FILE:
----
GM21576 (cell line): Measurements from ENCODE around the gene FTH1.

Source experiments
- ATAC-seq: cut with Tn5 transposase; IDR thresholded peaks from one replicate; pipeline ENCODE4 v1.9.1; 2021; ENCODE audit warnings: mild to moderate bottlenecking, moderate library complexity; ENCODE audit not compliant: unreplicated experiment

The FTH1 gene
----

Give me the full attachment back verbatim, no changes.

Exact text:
GM21576 (cell line): Measurements from ENCODE around the gene FTH1.

Source experiments
- ATAC-seq: cut with Tn5 transposase; IDR thresholded peaks from one replicate; pipeline ENCODE4 v1.9.1; 2021; ENCODE audit warnings: mild to moderate bottlenecking, moderate library complexity; ENCODE audit not compliant: unreplicated experiment

The FTH1 gene